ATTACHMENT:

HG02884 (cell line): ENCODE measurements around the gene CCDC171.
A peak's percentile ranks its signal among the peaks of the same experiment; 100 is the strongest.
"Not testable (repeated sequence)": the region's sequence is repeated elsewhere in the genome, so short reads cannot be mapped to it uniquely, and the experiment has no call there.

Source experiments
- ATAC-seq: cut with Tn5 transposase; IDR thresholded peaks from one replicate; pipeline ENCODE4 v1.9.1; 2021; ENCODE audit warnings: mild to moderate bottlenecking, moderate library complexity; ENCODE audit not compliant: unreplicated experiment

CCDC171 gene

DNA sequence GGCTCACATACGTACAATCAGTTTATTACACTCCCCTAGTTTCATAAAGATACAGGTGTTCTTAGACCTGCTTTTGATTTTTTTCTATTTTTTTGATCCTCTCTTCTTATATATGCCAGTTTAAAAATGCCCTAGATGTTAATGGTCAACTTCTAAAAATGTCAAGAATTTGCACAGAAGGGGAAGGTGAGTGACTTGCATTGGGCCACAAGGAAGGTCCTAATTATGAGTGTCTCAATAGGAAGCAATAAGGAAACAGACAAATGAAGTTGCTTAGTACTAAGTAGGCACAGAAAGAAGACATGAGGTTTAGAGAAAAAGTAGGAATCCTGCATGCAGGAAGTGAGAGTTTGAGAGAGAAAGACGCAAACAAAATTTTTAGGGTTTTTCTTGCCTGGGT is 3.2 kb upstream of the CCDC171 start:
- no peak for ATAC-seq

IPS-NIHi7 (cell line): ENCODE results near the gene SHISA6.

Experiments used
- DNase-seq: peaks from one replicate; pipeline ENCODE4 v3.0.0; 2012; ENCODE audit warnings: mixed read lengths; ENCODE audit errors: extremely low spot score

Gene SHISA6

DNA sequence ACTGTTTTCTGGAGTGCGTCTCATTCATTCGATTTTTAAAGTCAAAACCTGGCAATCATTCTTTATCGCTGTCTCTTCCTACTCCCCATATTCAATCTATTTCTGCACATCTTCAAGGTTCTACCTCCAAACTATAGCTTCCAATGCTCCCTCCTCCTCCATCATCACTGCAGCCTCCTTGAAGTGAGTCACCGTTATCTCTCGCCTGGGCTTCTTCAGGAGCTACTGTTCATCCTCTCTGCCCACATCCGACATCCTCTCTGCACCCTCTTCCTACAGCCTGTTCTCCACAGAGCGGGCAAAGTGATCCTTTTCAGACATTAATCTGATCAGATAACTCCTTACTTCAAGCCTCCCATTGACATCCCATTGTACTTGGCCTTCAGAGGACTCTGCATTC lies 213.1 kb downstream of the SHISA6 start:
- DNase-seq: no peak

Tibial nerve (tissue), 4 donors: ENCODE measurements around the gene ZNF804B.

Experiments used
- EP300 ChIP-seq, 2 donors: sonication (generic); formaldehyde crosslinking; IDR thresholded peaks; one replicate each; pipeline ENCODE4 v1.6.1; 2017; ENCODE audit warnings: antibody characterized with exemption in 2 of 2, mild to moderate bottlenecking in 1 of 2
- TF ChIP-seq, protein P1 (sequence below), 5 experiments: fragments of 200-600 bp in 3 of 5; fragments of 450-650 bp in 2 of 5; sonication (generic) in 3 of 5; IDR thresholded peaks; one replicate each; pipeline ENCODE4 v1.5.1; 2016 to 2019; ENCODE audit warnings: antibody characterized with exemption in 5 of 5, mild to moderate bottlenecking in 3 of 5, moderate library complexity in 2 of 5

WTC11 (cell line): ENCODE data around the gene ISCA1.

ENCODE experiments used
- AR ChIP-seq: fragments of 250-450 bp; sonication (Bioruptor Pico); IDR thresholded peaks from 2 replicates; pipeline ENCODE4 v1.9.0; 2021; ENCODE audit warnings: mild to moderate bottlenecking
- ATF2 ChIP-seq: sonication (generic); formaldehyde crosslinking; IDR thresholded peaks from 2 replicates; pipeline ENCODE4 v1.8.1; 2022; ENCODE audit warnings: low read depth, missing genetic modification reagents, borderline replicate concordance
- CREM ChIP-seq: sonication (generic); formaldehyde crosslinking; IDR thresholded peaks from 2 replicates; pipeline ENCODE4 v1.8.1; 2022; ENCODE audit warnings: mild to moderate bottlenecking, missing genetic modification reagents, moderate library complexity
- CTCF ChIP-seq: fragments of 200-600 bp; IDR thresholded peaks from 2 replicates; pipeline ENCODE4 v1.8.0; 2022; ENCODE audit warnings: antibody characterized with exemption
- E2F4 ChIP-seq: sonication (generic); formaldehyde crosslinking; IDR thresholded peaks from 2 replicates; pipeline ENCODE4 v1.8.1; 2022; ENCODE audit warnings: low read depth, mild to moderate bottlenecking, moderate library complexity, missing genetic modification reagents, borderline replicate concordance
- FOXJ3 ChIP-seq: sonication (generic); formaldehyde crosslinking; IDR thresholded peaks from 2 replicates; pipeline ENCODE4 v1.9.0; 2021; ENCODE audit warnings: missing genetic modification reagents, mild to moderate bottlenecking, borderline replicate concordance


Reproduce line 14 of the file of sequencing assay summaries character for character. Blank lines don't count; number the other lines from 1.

- DNase-seq: no peak